Security Best Practices Training
New Employee Orientation
Bringing new employees aboard is always a good thing. It means your business is growing or you’re replacing someone who didn’t work out. But new hires are a risk when it comes to security; they’re more susceptible to social engineering, they’re not as familiar with the office and its policies or their role within any disaster preparedness—if they even have one.
For example, you might have a new hire answering the phones, and someone calls in with aims to dig up some data via social engineering. The caller tells the new hire they’re from IT and they need the new hire’s password to register and complete their new employee account. Would your new hire be able to call the hacker’s bluff? We think that many wouldn’t.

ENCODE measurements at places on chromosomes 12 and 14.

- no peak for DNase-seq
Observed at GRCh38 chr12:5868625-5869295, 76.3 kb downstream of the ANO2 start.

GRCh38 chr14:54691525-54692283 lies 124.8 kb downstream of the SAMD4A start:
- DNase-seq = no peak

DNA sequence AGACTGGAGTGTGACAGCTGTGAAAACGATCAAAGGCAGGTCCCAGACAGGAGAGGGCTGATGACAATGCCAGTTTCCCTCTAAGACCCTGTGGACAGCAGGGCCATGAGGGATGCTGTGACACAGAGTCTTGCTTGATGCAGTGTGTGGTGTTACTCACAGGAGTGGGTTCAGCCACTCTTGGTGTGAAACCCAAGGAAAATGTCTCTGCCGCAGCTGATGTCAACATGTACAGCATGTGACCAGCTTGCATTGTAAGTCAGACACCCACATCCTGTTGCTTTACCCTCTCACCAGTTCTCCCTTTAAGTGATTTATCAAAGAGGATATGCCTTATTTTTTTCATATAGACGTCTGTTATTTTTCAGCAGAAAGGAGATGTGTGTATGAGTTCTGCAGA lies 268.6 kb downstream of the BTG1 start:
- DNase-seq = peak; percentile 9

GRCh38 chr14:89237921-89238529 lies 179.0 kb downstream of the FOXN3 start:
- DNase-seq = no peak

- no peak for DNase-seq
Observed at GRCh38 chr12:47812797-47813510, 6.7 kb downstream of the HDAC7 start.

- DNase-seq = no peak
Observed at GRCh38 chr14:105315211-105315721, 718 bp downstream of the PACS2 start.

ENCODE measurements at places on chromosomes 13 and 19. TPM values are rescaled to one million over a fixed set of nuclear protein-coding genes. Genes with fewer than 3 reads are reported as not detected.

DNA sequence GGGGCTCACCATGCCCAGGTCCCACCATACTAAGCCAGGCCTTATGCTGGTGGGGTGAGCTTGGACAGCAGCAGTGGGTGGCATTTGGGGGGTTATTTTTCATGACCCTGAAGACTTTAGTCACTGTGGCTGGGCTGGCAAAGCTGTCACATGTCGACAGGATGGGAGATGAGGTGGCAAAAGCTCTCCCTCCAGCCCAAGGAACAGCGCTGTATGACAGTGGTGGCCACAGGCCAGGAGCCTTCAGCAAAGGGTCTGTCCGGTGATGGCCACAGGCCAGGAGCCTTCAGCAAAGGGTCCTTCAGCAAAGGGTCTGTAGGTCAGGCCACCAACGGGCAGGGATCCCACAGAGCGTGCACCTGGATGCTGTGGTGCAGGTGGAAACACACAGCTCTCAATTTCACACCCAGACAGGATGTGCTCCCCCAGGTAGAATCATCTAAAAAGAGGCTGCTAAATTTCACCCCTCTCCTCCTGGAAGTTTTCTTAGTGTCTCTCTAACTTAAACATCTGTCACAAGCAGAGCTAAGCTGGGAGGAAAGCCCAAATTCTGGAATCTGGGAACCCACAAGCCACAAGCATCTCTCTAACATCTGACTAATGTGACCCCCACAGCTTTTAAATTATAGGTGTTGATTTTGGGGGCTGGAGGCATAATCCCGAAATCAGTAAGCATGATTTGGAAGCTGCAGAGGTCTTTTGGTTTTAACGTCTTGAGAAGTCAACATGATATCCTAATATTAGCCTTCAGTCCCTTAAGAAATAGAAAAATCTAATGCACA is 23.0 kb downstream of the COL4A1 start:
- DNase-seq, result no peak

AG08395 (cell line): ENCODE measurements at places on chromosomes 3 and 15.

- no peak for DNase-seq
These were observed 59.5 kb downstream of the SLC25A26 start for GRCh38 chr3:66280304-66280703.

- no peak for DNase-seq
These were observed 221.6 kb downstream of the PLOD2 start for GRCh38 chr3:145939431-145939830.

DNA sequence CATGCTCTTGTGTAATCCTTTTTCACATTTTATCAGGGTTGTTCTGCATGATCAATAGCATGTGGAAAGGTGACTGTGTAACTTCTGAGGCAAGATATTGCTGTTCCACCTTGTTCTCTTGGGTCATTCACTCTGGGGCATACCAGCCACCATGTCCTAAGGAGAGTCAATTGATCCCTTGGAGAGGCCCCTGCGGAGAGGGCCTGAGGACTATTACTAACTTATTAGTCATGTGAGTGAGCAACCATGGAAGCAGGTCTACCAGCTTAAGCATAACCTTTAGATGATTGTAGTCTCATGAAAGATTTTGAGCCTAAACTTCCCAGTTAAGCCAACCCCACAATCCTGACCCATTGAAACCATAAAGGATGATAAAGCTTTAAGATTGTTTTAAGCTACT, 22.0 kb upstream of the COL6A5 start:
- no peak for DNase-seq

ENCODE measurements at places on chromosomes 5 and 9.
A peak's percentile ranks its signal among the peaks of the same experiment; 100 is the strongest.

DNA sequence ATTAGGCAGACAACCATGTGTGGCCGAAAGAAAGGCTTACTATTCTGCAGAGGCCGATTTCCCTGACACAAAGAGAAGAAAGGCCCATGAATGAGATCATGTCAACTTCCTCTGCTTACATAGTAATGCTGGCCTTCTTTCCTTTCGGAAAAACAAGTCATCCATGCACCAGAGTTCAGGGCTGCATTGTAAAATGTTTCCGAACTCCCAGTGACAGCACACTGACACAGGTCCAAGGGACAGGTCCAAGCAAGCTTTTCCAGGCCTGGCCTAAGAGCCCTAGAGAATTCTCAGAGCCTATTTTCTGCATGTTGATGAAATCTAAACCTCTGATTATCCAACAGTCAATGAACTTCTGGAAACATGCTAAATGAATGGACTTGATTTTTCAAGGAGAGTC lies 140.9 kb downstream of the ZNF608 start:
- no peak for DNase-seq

It’s important then that all new hires go through orientation that includes going over all security policies and procedures, including what to do when suspected social engineering is afoot.
Continued Threat Identification and Protection
Times change and your business changes with them. Sometimes you’ll make changes to the vendors you work with or the software packages you use, and that will require getting all of your employees up to speed on who they can work with and what they can and can’t do with new software.
Continued threat ID and protection is simply keeping your employees up to date on the goings on of the company as it relates to security. You want your employees to be vigilant, and for that they need to be aware of what’s going on.